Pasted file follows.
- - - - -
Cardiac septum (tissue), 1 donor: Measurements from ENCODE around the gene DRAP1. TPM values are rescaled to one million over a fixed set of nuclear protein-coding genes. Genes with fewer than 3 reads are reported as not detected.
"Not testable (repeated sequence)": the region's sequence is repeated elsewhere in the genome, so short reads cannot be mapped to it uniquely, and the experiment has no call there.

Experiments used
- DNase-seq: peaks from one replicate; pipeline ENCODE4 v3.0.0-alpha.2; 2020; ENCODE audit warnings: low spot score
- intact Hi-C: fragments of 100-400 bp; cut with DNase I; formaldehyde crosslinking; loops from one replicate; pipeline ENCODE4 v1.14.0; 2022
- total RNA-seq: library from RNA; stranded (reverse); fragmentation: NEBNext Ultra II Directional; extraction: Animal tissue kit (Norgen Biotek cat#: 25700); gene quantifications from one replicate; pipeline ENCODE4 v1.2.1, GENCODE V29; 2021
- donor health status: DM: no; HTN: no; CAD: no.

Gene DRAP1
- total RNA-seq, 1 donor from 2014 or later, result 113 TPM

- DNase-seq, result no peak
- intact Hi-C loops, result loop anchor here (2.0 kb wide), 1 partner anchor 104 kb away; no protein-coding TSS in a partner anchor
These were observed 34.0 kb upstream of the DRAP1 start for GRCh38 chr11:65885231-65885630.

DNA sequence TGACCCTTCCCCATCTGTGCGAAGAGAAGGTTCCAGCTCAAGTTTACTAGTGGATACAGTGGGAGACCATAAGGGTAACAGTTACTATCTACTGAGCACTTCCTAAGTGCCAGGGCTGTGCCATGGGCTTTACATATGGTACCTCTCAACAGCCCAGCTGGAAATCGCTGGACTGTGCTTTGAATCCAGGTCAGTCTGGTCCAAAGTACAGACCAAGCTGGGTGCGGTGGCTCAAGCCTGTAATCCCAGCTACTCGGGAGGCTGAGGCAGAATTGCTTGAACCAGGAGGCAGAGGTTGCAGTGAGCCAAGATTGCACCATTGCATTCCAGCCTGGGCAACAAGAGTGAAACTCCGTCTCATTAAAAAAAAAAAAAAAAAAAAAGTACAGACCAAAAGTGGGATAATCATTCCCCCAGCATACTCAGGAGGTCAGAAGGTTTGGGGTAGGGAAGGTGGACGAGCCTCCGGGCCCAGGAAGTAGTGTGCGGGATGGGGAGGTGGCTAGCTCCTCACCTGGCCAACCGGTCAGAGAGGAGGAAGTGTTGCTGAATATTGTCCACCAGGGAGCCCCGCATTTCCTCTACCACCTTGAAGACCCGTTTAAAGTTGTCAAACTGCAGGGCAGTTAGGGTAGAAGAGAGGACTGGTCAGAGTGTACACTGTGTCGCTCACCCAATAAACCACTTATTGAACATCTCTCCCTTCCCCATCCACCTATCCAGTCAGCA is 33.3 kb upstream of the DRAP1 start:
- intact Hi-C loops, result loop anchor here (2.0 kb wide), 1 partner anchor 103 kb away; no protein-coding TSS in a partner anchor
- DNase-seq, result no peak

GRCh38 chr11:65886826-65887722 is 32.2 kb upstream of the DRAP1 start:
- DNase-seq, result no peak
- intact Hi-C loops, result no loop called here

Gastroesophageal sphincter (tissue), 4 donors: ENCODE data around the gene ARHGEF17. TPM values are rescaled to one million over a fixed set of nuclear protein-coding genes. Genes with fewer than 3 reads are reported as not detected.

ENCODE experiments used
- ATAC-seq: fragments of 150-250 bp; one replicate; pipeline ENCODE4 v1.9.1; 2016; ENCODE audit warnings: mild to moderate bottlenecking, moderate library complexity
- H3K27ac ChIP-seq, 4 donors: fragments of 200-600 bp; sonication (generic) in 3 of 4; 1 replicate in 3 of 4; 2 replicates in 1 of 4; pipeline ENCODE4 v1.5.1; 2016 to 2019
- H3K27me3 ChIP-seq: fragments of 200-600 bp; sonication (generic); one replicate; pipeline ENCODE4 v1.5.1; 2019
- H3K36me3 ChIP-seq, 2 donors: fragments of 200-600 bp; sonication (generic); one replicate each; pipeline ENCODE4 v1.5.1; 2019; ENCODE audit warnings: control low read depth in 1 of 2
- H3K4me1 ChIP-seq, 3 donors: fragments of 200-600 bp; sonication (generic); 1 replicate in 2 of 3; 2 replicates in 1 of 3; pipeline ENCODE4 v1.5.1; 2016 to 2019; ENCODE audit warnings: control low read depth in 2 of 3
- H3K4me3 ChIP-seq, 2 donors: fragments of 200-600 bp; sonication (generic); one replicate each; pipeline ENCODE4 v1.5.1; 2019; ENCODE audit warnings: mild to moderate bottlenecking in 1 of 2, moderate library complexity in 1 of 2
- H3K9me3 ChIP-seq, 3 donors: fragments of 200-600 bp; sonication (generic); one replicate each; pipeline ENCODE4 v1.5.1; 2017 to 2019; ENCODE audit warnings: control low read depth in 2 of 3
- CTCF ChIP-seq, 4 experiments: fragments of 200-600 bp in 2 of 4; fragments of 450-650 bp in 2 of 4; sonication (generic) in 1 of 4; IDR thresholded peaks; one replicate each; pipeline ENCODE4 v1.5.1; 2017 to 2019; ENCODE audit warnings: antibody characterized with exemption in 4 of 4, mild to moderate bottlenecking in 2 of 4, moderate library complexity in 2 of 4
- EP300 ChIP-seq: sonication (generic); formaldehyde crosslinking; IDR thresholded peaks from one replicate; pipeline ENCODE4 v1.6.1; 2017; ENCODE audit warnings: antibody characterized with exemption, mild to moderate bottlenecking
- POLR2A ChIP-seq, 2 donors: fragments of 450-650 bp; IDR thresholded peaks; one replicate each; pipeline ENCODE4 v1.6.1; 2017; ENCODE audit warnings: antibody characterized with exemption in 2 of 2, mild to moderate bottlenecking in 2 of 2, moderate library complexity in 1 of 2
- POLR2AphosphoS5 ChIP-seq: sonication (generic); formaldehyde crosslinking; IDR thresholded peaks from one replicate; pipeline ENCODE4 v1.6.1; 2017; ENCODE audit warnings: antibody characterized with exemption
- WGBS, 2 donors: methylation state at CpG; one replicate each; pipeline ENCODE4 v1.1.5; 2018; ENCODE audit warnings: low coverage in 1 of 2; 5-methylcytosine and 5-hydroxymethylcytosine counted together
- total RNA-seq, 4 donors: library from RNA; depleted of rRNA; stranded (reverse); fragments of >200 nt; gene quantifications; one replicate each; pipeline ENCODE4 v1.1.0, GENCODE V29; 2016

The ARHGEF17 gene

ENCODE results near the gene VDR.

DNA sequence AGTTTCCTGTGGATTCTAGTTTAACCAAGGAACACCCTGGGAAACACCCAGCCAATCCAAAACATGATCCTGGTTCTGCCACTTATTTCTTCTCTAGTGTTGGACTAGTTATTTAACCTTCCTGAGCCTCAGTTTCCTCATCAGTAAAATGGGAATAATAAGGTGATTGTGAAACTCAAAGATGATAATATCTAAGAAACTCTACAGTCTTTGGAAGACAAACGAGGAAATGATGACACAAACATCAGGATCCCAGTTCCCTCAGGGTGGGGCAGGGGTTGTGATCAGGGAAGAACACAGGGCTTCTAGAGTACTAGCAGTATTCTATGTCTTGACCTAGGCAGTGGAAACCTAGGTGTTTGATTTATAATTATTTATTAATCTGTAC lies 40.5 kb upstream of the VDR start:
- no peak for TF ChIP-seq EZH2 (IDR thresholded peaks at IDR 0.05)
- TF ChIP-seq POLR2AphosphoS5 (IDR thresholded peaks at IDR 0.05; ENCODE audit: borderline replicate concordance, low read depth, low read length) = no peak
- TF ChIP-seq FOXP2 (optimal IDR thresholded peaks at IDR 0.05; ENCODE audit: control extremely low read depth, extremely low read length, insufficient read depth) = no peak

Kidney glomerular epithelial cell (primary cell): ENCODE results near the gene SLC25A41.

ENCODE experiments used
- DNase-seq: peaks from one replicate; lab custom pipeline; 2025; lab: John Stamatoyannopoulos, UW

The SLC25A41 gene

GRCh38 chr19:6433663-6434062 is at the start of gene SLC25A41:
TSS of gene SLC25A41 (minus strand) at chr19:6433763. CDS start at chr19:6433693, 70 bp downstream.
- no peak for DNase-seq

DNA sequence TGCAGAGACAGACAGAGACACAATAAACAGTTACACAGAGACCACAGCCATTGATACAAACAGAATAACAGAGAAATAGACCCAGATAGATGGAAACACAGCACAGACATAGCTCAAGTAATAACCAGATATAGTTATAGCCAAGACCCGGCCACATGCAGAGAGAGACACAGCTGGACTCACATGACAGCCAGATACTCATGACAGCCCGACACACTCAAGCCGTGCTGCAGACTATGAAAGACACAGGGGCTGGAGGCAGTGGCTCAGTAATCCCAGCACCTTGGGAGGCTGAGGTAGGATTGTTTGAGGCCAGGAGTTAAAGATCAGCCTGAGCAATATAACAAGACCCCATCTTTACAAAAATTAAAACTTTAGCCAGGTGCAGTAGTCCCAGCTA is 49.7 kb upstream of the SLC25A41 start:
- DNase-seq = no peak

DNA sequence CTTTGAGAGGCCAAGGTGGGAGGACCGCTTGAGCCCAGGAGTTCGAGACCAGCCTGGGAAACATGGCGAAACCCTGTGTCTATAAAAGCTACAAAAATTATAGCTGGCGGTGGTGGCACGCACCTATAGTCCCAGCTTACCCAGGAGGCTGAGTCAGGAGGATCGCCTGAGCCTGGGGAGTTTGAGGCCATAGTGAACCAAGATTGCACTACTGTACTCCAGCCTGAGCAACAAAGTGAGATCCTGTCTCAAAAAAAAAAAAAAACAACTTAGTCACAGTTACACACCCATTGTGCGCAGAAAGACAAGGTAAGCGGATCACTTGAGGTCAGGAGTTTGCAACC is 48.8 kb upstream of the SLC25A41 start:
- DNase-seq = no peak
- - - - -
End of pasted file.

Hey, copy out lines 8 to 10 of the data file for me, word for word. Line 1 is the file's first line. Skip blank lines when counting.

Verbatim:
Gene DRAP1
- total RNA-seq, 1 donor from 2014 or later, result 113 TPM

- DNase-seq, result no peak